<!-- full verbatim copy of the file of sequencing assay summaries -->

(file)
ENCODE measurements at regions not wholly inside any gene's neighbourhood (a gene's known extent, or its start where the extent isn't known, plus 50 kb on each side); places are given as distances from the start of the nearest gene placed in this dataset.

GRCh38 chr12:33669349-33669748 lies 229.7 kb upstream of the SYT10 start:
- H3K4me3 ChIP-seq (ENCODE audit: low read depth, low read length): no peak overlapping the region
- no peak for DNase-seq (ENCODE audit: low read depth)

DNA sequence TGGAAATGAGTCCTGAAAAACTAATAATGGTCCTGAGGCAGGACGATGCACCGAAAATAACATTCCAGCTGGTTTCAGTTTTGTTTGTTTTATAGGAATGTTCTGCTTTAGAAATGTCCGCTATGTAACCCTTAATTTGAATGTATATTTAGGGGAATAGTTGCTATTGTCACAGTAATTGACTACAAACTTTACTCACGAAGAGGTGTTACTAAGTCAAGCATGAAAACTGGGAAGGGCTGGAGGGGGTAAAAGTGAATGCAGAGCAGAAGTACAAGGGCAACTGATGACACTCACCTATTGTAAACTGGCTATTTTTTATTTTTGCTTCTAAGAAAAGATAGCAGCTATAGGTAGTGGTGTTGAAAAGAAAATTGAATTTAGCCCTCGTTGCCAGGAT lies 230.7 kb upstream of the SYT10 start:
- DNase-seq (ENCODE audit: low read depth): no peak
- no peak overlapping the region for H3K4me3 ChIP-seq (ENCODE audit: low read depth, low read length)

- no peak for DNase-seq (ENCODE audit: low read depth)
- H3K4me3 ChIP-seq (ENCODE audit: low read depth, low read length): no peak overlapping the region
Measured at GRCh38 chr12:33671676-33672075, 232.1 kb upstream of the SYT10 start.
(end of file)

ENCODE measurements at regions not wholly inside any gene's neighbourhood (a gene's known extent, or its start where the extent isn't known, plus 50 kb on each side); places are given as distances from the start of the nearest gene placed in this dataset.

GRCh38 chr12:33669349-33669748 lies 229.7 kb upstream of the SYT10 start:
- H3K4me3 ChIP-seq (ENCODE audit: low read depth, low read length): no peak overlapping the region
- no peak for DNase-seq (ENCODE audit: low read depth)

DNA sequence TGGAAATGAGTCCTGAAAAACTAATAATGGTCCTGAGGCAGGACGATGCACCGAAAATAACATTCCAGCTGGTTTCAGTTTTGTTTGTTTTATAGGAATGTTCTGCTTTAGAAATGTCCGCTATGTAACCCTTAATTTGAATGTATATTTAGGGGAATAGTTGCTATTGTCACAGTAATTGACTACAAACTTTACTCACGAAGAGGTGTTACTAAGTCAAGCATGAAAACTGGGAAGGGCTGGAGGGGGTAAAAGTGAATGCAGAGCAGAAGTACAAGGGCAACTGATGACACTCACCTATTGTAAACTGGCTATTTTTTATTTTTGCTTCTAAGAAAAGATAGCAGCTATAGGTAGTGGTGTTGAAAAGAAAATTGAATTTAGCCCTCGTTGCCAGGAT lies 230.7 kb upstream of the SYT10 start:
- DNase-seq (ENCODE audit: low read depth): no peak
- no peak overlapping the region for H3K4me3 ChIP-seq (ENCODE audit: low read depth, low read length)

- no peak for DNase-seq (ENCODE audit: low read depth)
- H3K4me3 ChIP-seq (ENCODE audit: low read depth, low read length): no peak overlapping the region
Measured at GRCh38 chr12:33671676-33672075, 232.1 kb upstream of the SYT10 start.